One of the greatest failures a leader can be guilty of is not knowing why they lead. Before leaders can become inspiring and motivating examples to others, they must clarify who they are as a leader, and why they chose to put themselves into a leadership role.

This is an exercise of reaching deep inside yourself to ask two overarching questions:

What are my values?

Am I leading from my values?

Values-based leadership seeks to inspire and motivate others to pursue what matters most. Although the focus is on others, values-based leadership starts with the leader, according to Harry Kraemer, author of Your 168: Finding Purpose and Satisfaction in a Values-Based Life, professor at Kellogg School of Management, and former CEO of Baxter. 

Values-based leaders must first know their own values--what matters most to them--and then try to live their lives accordingly.

Kraemer believes the secret to successful leadership is life balance, with time, energy, and attention devoted to all aspects of life--such as work, family, health, and fun--in accordance with your values.

How to lead a values-based life.

Fortunately, there is a simple, yet profound measure for pursuing life balance that Kraemer explores in his new book and organizes as "your 168." This is the number of hours in a week, and everyone gets the same--no more, no fewer. The only difference is how we choose to spend our time.

To lead a values-based life of purpose and satisfaction, Kraemer advises that we become more aware of how we allocate our time in a way that reflects our values.

1. It's all about life balance.

Your 168 is not about what we call work-life balance. Kraemer says this phrase makes it sound like we're either working or living. "Rather, the pursuit of life balance means you allocate your time just as you would any other precious resource, with the goal of spending your time on what you say is most important to you," says Kraemer.

2. Self-reflection is the foundation.

Kraemer believes you won't know your values, let alone how you devote your time to them, unless you are self-aware. He advises that every day start with self-reflection, a 15-minute exercise to ask yourself some basic questions: What are my values? What do I stand for? What is my purpose? Over time, he says you can use self-reflection to keep track of your 168, with questions such as What did I say I was going to do in all dimensions of my life? What did I actually do today? If I could live today over again, what would I do differently?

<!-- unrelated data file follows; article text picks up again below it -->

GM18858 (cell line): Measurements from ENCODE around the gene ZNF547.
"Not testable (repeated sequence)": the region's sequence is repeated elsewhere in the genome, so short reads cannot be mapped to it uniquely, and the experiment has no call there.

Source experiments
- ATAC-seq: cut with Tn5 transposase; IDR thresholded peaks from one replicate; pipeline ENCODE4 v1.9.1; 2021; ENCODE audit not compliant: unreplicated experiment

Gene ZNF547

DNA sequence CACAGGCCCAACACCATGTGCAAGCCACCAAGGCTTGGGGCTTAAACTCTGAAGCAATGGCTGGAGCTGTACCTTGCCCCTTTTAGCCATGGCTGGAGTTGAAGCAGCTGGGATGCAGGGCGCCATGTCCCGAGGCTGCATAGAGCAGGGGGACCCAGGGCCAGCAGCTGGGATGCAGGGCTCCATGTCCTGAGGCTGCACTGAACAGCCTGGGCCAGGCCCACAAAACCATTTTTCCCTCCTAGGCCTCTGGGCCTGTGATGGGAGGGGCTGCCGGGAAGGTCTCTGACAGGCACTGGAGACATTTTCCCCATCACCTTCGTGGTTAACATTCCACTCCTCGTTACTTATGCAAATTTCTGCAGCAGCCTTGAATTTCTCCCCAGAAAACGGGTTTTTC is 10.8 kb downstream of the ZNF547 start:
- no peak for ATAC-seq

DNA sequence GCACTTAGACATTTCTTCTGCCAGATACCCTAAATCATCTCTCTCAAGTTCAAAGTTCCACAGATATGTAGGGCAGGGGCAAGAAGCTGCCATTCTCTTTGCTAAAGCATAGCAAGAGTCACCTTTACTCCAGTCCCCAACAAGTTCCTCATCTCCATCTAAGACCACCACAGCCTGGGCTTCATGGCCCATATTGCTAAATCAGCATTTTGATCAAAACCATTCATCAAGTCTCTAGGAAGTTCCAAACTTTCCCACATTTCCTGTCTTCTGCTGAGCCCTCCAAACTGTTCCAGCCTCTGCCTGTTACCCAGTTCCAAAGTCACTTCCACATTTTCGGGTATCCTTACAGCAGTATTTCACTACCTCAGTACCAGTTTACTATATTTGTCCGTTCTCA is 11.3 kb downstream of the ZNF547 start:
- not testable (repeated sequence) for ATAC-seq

3. A life grid keeps you on track.

Kraemer uses a tool he calls a "life grid," on which he lists the various areas of his life (his "life buckets"), such as career, family, faith/spirituality, health/sleep, fun/recreation, and making a difference. Then he allocates his 168 hours, setting "goal hours" for each bucket. "The real test is tracking how I actually spend my time," says Kraemer, adding, "While there are variations day to day, patterns appear over several weeks, showing me where I am tracking my goals and where I need to adjust how I'm spending my time."

4. Self-awareness avoids surprises.

No one achieves perfect balance. Being aware of how we spend our time is the only way to avoid becoming blindsided by an unwelcome surprise. However, Kraemer says when we get out of sync, we are spending too much time in one area and not enough time in others. "Suddenly, we realize that our health isn't what we want it to be or the people around us are complaining that we're just not available. I've known of situations in which people kept putting off visiting a loved one because they were so busy at work, and then that loved one died before the visit ever happened," adds Kraemer.

5. Surprises can turn into brick walls.

Kraemer finds that when surprises go unheeded, they don't just fade away--they escalate. "Suddenly a major relationship is in turmoil, health suffers, a job is in jeopardy--and sometimes all of the above. The preventative medicine is self-awareness gained through self-reflection--to become aware of the disconnects before they become surprises and then escalate into brick walls," says Kraemer.

6. Living a values-based life.

Kraemer ultimately says, "The pursuit of better balance within your 168 will help you live a life of purpose and satisfaction. You'll reap the rewards of a values-based life, while inspiring and motivating others to do the same."

Many people have an idea of what life should be like. Kraemer believes it isn't about following a formula, but rather about your values being expressed in the way you live.